Iman – a Muslimah in Tijuana

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It’s hard to describe or categorize my hometown. One thing I can say is Tijuana is truly everyone’s land. This insane (but, oh, so amazing!) city is often compared to a mother, who can be tough to you, but will always wrap her arms around you with nurturing care. It’s a highly diverse place, and the fact that it borders with the USA is likely the main reason for this. There’s one discrepancy I have noticed, though, especially since I was very close to a specific religion during my University studies.

Where are the Muslims? If you were to ask any Tijuana native, they will probably tell you there’s no such thing as Muslims in this Northern Mexican city. That is, if they even know what Islam is. Due to its rarity in the country, a huge percentage of the Mexican population is ignorant about the Islamic religion. The National Statistics and Geography Institute (INEGI) 2010 census corroborates that there were about 3760 Muslims in the country at the time, out of which only 190 resided in Baja California.

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Even though it’s one of the largest religions in the world. holding 23% of earth’s population in its pocket (as of 2010, according to Pew Research), Islam has struggled to reach this nation, which just so happens to be dominated by the Catholicism. This makes Muslims a very rare breed, not only in Tijuana, but in all 32 states. Having the chance to work with a Muslimah should be a blessing to any Mexican photographer, and I considered myself honored to have crossed paths with henna tattoo (mehndi) artist Iman, who allowed me to capture a glimpse of her religion, culture and art through my lenses.

Here are my two favorite images (left one is my #1):

It was a completely different experience for me. I usually work with technology and gadgets; these inanimate objects can be manipulated at one’s will, and the best part is they have no feelings! Not only am I not used to working with fellow human beings, but I have never worked with a modest woman. I made an effort to be as respectful as possible, and I also took another female friend with me, so she would feel more comfortable (I know many of my Muslim friends will get on my case about his photo shoot, so I just wanted to put that out there).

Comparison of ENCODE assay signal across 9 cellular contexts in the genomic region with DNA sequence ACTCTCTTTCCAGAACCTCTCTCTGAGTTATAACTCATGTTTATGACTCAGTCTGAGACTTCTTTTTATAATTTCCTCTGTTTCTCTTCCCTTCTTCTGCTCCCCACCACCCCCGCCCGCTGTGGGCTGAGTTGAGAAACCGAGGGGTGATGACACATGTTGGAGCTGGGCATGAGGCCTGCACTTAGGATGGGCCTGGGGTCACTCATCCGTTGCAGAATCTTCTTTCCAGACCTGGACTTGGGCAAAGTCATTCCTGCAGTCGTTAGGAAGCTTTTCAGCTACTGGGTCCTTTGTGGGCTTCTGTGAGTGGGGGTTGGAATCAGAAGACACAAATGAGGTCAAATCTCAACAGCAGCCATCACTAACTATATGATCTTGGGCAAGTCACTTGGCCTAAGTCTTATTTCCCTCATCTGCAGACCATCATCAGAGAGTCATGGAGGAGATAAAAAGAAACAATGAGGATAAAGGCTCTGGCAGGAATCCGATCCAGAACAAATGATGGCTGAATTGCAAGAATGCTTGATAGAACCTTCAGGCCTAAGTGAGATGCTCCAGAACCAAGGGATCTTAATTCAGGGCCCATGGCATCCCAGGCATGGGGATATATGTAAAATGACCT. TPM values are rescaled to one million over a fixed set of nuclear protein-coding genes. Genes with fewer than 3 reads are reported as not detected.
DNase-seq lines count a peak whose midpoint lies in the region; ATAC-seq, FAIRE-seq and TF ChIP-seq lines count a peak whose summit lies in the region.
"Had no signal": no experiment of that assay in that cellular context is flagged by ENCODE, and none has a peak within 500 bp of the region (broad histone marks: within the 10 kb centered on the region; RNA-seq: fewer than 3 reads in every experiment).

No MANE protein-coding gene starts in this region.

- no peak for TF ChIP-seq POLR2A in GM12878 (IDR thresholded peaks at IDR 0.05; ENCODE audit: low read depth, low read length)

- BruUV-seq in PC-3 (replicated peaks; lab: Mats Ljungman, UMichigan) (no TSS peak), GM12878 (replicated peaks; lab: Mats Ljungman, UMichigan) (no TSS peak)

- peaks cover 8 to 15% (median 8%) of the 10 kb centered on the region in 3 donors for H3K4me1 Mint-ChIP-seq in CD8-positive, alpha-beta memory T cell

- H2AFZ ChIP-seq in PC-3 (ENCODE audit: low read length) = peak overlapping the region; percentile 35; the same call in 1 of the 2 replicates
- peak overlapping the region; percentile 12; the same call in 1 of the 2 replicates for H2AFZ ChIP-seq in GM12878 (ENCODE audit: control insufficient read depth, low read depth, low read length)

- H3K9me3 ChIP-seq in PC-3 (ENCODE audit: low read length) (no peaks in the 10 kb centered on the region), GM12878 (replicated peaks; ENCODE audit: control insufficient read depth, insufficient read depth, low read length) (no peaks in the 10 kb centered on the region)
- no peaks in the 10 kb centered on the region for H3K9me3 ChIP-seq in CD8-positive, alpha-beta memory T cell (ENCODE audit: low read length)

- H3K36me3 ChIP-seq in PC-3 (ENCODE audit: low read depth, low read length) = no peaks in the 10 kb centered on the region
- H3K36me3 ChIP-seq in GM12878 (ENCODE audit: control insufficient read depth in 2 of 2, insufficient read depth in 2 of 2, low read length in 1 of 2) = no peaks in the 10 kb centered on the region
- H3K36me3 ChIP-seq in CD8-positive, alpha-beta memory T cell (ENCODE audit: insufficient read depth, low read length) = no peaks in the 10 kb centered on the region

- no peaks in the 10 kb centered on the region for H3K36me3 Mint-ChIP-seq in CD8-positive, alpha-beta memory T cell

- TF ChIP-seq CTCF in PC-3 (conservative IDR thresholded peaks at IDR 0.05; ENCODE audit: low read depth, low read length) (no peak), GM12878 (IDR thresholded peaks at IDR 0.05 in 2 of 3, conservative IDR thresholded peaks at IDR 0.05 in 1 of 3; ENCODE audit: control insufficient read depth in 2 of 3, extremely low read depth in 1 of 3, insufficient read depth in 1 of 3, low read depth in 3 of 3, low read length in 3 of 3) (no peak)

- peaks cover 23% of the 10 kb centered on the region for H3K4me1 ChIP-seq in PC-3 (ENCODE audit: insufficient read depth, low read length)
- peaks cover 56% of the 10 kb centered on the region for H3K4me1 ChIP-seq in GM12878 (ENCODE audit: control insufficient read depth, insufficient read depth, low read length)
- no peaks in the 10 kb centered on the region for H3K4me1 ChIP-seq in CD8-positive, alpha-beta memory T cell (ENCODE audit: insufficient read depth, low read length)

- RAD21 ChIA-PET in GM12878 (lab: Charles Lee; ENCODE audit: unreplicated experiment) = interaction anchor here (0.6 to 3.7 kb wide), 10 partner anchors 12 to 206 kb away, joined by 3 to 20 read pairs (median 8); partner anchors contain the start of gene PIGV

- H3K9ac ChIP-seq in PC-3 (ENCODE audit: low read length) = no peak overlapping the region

All things considered, I loved the shoot and feel like results were great. The session was divided in two. First we went to a cousin’s house, flipped the whole place upside down and turned it into an improvised studio of sorts. A full studio would have definitely helped, though. Regardless, we made it work. You will notice that these images were a little less adventurous. We can call them… conservative. And that’s because that was my purpose. As with any religious person, prayer is a very serious matter for Iman. I simply didn’t want to step across boundaries that I shouldn’t. These images show a sense of respect, so to speak.

Things did get more engaging once we rode over to the beach. She changed garments, switching from her abaya (the long, dark clothing you see in the prayer images) to a colorful sharwal and kameez with intricate designs. You probably know Islamic clothing – it’s very aesthetically pleasing and makes for great images, as well as being modest.

The main focus was obviously to capture her mehndi art. I will accept some of these poses were a new to me, but we shot some good images that resonated with her religion, the henna tattoos and other cultural aspects. And as you may have noticed, Iman happens to have very interesting eyes, which I believe really helped make some of these images much more compelling.

As it goes with most of my photo shoots, I focused on the basics here. The plan was to have a good composition without focusing too much on other factors. I did take a flash and other lenses, but there was no need for many of them. At one point I undocked the flash and put it away too. So this leaves us with only a few pieces of equipment: the Nikon D3200, a Nikkor 50mm f/1.8 lens, a Nikkor 40 mm f/2.8 macro lens and a reflector, which my beloved friend Monica helped me with. We also used a soft box while taking the prayer images. The whole setup was simple, but effective.

And so after a long day of running, jumping and crawling around a sand hill at Playas de Tijuana, I can say I walked out with some valuable work. It’s my way of documenting a little bit of Islam in Mexico, while helping an artist promote her work and get some interesting photos to keep. I can’t show many of these images, out of respect, but please do share your thoughts on these with me. Would you have done anything differently? Which are your favorites?

By the way, those in the Tijuana/San Diego area who want to get a henna tattoo can reach out to Iman through her Facebook page! I happen to love her work, so at least go check out her gallery and you may become interested in a little adornment.

P.S.: Special thanks to my friend Yvette, who helped me edit a few images. Also, much love to Monica for bearing with me and carrying that reflector around!

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